It was only 2 weeks ago I attended a presentation around cyber security threats and thought to myself “Ransomware has been very low key recently!” I certainly did not believe it had gone away, Ransomware comes and goes in waves and mostly executed via an exploit kit like Cerber 6 was distributed through the magnitude exploit kit.
So what is Bad Rabbit
On the 24th October security companies and news agencies reported that a widespread ransomware attack was affecting organizations in eastern Europe and Russia. News Article
On the face of it Bad Rabbit seems to have similarities to Petya ransomware which was at large in May this year most commonly or infamously known as #WannaCry
It does not appear to have the sophistication of the May attacks or even Cerber 6 which I retain was the most sophisticated ransomware, and #Wannacry had the most distribution and effect.
Reports from various security companies at present attribute the distribution to a fake adobe flash player which is being delivered via a drive by method (download from a website). The sites which have been compromised and a redirecting to the Bad Rabbit binary are at present located in Russia, Bulgaria and Turkey.
When a user visited one of the compromised sites they were re-directed to 1dnscontrol[.]com where the malicious file was hosted. This site appears to have been active for around 6 hours before it was taken down.
The file itself requires user authentication or facilitation, essentially your user has to actually run the file, the Bad Rabbit is not using any sophisticated exploit kits or vulnerabilities at this moment for entry BUT once the file has been ran just once it uses an SMB component for further infection or lateral movement. Note research and investigation is still on going with this so if it is found to be using exploit kits I will update.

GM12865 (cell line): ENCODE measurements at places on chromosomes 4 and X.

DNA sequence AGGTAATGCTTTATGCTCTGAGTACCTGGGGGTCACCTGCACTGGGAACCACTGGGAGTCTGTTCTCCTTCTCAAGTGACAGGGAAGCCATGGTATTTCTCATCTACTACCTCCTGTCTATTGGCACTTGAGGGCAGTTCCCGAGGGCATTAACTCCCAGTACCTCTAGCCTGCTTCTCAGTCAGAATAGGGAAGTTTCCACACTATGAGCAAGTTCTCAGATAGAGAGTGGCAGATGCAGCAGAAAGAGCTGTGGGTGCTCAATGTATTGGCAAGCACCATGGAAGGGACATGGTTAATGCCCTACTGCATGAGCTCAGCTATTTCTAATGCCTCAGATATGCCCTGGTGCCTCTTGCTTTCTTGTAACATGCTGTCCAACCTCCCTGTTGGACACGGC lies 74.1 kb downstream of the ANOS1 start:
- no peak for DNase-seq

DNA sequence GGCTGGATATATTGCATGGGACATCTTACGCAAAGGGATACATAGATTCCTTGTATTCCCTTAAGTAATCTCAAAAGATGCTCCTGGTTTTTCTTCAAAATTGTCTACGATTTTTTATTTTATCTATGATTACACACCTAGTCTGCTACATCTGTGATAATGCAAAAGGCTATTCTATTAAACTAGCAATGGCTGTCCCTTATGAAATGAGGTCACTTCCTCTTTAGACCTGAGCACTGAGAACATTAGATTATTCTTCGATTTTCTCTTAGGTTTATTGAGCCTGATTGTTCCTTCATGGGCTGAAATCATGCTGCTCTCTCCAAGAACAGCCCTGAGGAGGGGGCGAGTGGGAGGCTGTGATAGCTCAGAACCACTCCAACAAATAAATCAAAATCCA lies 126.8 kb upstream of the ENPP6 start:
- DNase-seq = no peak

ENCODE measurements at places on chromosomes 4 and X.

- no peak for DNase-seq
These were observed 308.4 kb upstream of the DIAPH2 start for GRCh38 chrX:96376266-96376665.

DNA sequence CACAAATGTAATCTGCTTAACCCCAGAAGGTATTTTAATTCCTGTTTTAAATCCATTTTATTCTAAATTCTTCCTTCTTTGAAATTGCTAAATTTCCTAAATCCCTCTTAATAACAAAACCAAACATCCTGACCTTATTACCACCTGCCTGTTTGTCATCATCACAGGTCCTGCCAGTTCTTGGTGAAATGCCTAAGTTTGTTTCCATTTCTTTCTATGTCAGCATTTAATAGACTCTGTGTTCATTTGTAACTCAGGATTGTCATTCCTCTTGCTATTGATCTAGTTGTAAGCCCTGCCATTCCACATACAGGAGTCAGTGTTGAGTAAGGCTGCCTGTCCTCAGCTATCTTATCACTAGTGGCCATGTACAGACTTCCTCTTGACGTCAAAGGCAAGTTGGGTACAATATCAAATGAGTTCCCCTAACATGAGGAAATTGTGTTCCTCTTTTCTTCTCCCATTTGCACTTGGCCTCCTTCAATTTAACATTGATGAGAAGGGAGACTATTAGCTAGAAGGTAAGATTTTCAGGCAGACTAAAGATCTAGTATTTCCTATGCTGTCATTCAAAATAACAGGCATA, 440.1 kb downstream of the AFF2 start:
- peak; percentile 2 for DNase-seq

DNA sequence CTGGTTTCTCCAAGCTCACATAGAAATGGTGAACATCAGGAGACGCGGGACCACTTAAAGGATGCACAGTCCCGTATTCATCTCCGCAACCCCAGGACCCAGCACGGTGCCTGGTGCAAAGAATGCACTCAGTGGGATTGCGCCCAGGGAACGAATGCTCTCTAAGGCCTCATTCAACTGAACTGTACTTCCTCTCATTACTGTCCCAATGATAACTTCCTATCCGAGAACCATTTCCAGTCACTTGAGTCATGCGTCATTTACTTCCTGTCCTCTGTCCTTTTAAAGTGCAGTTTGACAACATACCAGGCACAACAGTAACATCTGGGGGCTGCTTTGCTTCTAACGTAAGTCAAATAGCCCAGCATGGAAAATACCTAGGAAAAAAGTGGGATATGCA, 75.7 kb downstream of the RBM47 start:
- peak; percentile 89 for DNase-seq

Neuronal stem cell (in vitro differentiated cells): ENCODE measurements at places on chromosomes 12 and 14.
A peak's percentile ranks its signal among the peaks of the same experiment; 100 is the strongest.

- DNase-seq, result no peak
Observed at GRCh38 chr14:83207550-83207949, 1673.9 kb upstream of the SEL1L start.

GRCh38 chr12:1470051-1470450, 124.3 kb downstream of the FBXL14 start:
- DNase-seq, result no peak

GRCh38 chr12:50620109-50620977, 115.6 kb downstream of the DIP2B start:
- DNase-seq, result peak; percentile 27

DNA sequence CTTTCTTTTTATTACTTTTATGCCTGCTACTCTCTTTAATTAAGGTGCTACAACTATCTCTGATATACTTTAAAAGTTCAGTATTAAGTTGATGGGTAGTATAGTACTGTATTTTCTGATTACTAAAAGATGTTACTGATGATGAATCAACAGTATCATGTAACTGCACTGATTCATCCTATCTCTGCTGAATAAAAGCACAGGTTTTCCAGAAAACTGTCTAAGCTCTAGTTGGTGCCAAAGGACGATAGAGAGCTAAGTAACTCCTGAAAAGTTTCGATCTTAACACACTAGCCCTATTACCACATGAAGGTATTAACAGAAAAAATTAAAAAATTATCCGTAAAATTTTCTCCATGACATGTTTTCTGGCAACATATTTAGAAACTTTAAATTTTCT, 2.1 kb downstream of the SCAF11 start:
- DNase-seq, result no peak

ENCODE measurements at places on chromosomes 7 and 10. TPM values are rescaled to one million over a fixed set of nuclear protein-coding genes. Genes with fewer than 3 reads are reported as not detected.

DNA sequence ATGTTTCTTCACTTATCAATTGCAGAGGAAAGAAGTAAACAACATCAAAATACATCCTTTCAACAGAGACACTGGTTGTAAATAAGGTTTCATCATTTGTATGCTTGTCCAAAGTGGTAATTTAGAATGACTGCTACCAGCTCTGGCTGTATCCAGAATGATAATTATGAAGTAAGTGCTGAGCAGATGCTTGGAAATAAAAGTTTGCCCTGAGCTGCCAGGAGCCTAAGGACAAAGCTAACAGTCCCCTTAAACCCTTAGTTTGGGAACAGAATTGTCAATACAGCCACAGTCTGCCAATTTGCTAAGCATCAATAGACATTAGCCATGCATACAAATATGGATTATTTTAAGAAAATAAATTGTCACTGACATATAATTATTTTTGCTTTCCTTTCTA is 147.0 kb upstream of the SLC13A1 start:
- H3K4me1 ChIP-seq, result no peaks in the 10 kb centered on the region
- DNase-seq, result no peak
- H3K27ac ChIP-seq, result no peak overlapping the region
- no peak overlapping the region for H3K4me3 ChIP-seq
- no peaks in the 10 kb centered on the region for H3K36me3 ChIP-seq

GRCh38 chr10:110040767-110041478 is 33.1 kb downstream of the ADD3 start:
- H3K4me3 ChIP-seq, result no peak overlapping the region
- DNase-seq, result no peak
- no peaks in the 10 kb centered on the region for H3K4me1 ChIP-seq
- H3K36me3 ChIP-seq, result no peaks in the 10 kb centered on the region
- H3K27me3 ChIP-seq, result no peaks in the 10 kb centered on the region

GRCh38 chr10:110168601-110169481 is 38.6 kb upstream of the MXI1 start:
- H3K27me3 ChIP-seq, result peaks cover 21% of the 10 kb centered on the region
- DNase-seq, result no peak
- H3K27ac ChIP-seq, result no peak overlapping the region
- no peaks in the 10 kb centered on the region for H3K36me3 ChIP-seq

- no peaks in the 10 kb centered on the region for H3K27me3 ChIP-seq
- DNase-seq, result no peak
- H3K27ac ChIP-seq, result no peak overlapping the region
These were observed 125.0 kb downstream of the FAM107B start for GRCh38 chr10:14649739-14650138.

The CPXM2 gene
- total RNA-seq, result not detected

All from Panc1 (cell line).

The Malware contains a dropper which extracts and runs the payload which contains 2 binaries:
- Legitimate Binary with DiskCryptor (2 drives typical x86/x64 and 1 client)
- 2 x mimikatz binaries which is a popular open source tool to recover user credentials from computer memory – this is used for the LAN scan to try and spread the infection.
- Binaries are run by user
- The files will be placed in to C:\Windows\ directory
- A lateral scan on the LAN is then performed – best guess at this point is for lateral movement.
- 2 Scheduled tasks are planned to run through RunDLL32.exe
- start C:\Windows\dispci.exe
- System re-boot (see MRB modification below)
You may notice the names of these scheduled tasks will look familiar especially is you are a Game of Thrones fan (Rhaegal & Drogon)
5. Some directories are excluded (as with all ransomware) the OS still needs to function so the victims can actually pay \Windows \Program Files \ ProgramData \AppData are all excluded.
6. The attacked extensions which Bad Rabbit is searching for are below:
3ds 7z accdb ai asm asp aspx avhd back bak bmp brw c cab
cc cer cfg conf cpp crt cs ctl cxx dbf der dib disk djvu
doc docx dwg eml fdb gz h hdd hpp hxx iso java jfif jpe
jpeg jpg js kdbx key mail mdb msg nrg odc odf odg odi odm
odp ods odt ora ost ova ovf p12 p7b p7c pdf pem pfx php
pmf png ppt pptx ps1 pst pvi py pyc pyw qcow qcow2 rar rb
rtf scm sln sql tar tib tif tiff vb vbox vbs vcb vdi vfd
vhd vhdx vmc vmdk vmsd vmtm vmx vsdx vsv work xls xlsx x
ml xvd zip
7. Encryption is done via the Windows Crypto API, where the AES key is generated with a secure function and passed along to the encrypting routine along with the public key which is used later to protect the random encryption key and preserve it in a form which can only be decoded from the attackers.
8. MBR is also corrupted on the victims hard drive so that the systems hard drive will redirect the boot process to the malware’s code so it displays a ransom, in other words this is persistent and a reboot as with all ransomware will not stop / clean up an infection.
9. Encryption takes place and the below message is displayed:
The code is similar to the earlier attacked in the yeah of Petya/NonPetya which suggest the authors possibly could be the same, so far reports suggest the de-crypt keys actually unlock the data and top my knowledge there is not a common key to de-crypt.
It will be interesting to see if Microsoft Windows 10 and their latest folder level access and security permissions could stop this ransomware strain. Windows 10 Ransomware prevention.
If you want to learn how to stop ransomware, or mitigate the risk see my previous POST
I will update this article as more details come through on Bad Rabbit.